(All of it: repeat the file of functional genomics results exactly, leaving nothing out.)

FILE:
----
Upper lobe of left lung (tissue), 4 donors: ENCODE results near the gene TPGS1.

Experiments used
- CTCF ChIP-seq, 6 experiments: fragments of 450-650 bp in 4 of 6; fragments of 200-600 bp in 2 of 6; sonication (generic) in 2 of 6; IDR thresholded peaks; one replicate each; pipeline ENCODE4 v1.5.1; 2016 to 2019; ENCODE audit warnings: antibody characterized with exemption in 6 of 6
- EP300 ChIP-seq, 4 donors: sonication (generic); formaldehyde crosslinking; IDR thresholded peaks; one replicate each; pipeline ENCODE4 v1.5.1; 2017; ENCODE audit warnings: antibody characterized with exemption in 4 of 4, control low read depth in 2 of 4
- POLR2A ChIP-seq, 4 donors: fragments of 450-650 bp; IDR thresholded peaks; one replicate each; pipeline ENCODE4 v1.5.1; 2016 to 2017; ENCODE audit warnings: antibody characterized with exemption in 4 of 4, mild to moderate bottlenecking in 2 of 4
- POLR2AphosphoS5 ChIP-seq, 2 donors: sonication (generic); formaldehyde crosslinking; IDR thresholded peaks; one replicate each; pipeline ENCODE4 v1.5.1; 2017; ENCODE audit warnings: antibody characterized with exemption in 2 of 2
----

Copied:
Upper lobe of left lung (tissue), 4 donors: ENCODE results near the gene TPGS1.

Experiments used
- CTCF ChIP-seq, 6 experiments: fragments of 450-650 bp in 4 of 6; fragments of 200-600 bp in 2 of 6; sonication (generic) in 2 of 6; IDR thresholded peaks; one replicate each; pipeline ENCODE4 v1.5.1; 2016 to 2019; ENCODE audit warnings: antibody characterized with exemption in 6 of 6
- EP300 ChIP-seq, 4 donors: sonication (generic); formaldehyde crosslinking; IDR thresholded peaks; one replicate each; pipeline ENCODE4 v1.5.1; 2017; ENCODE audit warnings: antibody characterized with exemption in 4 of 4, control low read depth in 2 of 4
- POLR2A ChIP-seq, 4 donors: fragments of 450-650 bp; IDR thresholded peaks; one replicate each; pipeline ENCODE4 v1.5.1; 2016 to 2017; ENCODE audit warnings: antibody characterized with exemption in 4 of 4, mild to moderate bottlenecking in 2 of 4
- POLR2AphosphoS5 ChIP-seq, 2 donors: sonication (generic); formaldehyde crosslinking; IDR thresholded peaks; one replicate each; pipeline ENCODE4 v1.5.1; 2017; ENCODE audit warnings: antibody characterized with exemption in 2 of 2